That’s the bad news. The world is, however, well supplied with delightful flamboyant queens, extravagant but empathetic, fully in control of their emotions while presenting an exaggerated version of themselves. There are, in fact, several subtypes. From my 5/29/22 posting “The pansies and the birds will speak for us”, with Paul Harfleet, author of Pansy Boy, displaying his Tough Queen face:


(#5) This along with illustrations of a tough queen — Emory in the 1970 movie of The Boys in the Band — and a ditzy queen — Randy Rainbow giving his musical commentaries on the news

Both characters [Emory and Randy] are dead serious, with moral agendas behind the apparent superficiality of the personas they project (of eye-rolling, disdainful self-involvement for Emory; of wide-eyed, scatter-brained silliness for Randy). This they share with Harfleet, whose ornamental, often sexualized presentations of himself can’t conceal the almost painful urgency of his aim to rescue the children, honor the despised, and celebrate nature’s gifts of flowers and birds.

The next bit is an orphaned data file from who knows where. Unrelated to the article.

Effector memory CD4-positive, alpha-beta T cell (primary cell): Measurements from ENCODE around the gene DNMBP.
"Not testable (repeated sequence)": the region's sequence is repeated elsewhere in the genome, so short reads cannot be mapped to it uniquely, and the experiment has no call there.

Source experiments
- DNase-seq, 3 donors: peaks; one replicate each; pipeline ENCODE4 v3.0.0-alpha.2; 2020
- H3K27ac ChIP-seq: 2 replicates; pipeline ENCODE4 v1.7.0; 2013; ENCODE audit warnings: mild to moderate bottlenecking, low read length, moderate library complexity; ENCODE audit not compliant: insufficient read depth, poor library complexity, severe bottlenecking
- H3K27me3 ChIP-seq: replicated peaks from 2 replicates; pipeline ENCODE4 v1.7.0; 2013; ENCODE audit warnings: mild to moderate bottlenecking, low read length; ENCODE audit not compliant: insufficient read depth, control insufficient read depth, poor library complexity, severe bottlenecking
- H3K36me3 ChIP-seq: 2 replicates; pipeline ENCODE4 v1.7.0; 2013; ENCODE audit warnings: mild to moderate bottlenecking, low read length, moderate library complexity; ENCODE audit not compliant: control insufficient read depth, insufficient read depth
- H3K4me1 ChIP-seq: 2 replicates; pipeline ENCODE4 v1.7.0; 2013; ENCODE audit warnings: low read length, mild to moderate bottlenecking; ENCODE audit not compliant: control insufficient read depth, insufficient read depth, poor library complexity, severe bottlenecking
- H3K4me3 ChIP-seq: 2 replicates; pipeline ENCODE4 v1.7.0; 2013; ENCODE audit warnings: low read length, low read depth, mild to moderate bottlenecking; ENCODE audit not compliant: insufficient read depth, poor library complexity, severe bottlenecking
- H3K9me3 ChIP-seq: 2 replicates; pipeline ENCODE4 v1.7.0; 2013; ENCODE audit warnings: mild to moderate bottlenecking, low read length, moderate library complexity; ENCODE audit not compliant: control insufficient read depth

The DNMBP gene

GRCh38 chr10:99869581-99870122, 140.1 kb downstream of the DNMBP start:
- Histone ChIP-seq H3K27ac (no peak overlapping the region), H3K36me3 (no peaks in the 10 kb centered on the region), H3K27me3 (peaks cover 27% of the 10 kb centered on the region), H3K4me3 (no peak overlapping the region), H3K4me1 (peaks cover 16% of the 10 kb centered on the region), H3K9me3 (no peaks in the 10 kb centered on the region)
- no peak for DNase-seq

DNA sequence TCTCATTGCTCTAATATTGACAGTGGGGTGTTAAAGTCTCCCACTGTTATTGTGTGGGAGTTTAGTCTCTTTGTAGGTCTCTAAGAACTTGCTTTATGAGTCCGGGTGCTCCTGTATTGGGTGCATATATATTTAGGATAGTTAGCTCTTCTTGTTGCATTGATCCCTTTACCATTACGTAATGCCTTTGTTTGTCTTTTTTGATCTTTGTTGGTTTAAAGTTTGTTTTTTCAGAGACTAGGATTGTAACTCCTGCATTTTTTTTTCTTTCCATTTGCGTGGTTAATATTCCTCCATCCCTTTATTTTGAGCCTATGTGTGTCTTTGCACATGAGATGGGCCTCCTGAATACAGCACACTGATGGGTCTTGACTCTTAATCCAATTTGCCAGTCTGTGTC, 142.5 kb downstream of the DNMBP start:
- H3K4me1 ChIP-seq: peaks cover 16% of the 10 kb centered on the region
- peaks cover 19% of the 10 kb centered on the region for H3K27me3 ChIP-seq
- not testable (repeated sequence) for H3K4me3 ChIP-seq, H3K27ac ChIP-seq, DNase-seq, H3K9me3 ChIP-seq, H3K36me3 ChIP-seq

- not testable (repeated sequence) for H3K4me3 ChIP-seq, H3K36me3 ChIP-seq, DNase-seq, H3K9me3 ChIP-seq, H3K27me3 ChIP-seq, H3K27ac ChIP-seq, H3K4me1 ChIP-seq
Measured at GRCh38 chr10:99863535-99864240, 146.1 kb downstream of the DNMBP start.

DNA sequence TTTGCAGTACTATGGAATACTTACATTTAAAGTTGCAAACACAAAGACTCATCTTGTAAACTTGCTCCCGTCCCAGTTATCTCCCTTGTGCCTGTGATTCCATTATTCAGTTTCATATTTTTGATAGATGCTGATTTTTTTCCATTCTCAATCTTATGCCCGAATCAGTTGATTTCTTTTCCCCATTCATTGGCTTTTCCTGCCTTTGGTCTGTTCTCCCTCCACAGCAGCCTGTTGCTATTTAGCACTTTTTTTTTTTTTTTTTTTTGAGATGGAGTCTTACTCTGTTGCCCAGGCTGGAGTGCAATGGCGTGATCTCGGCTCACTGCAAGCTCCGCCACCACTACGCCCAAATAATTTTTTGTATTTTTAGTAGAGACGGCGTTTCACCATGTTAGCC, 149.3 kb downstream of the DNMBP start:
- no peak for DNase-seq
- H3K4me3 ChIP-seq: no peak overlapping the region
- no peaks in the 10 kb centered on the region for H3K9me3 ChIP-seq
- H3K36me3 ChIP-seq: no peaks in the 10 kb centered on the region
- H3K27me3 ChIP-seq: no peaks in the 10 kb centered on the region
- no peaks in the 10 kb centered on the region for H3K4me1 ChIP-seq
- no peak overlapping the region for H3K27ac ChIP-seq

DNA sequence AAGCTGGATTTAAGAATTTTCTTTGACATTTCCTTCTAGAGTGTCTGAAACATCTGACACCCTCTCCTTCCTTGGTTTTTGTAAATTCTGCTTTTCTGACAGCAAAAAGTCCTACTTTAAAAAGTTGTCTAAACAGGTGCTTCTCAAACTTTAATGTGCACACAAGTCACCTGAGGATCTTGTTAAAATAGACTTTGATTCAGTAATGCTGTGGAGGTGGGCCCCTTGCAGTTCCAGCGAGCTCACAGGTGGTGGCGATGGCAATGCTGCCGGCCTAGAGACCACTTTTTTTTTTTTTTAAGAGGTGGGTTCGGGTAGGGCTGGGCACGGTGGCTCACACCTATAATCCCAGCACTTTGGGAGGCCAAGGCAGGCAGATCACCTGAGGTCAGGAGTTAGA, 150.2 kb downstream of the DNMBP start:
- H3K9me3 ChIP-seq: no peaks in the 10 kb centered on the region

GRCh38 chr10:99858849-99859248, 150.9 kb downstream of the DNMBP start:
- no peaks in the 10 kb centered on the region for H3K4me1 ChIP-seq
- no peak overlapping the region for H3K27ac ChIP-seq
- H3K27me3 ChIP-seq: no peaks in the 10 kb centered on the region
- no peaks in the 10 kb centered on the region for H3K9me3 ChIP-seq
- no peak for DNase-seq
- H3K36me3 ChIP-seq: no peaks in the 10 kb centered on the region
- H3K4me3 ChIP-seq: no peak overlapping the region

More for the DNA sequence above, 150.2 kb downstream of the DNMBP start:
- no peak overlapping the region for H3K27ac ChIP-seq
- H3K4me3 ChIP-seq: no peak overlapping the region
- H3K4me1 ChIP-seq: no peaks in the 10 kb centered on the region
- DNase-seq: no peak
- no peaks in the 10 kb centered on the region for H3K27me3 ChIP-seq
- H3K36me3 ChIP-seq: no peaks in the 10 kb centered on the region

There’s more. For several years, my department chair at Ohio State was a good friend who presented himself as what I now think of as an ornamental queen: full of amiable laughter, warm companionship, and energy, with the gay gestures, the gay voice, all the gay eye stuff (side-eyes, wide eyes, eye rolls), all of that dialed up to about 150% of normal. He had a fine conventional three-piece suit that he wore when one of his students defended their PhD dissertation (the suit was a mark of respect for them), but mostly dressed flamboyantly. He went to Humanities College Executive Committee meetings (with the deans and the other department chairs) in very worn denim short shorts that showed off his gym-developed lower body, plus an equally worn Mickey Mouse t-shirt that showed off his upper body. Vibrating energy and enthusiasm.

And it all worked. Well, he was an able administrator, a solid scholar (in Indo-European historical linguistics!), a wonderful teacher, and a tireless, thoughtful adviser. And yes, a treat to look at and a hell of a lot of fun to be around.

The jaguar-jaguar-jaguar goodbye. The counterpart to the rabbit-rabbit-rabbit hello. For which, see these two postings:

from 5/1/17 in “Rabbit, rabbit, rabbit: three cartoons for the 1st”, on the ritual

that calls for everyone to greet the new month, upon awakening, by saying “rabbit, rabbit, rabbit”

from 5/1/20 in “Trois lapins pour le premier mai”

So the question became: what’s the opposite of a rabbit? The closest animal opposition to rabbit is hare, but that’s way too narrow. What we want is something opposed to rabbits in a number of relevant features.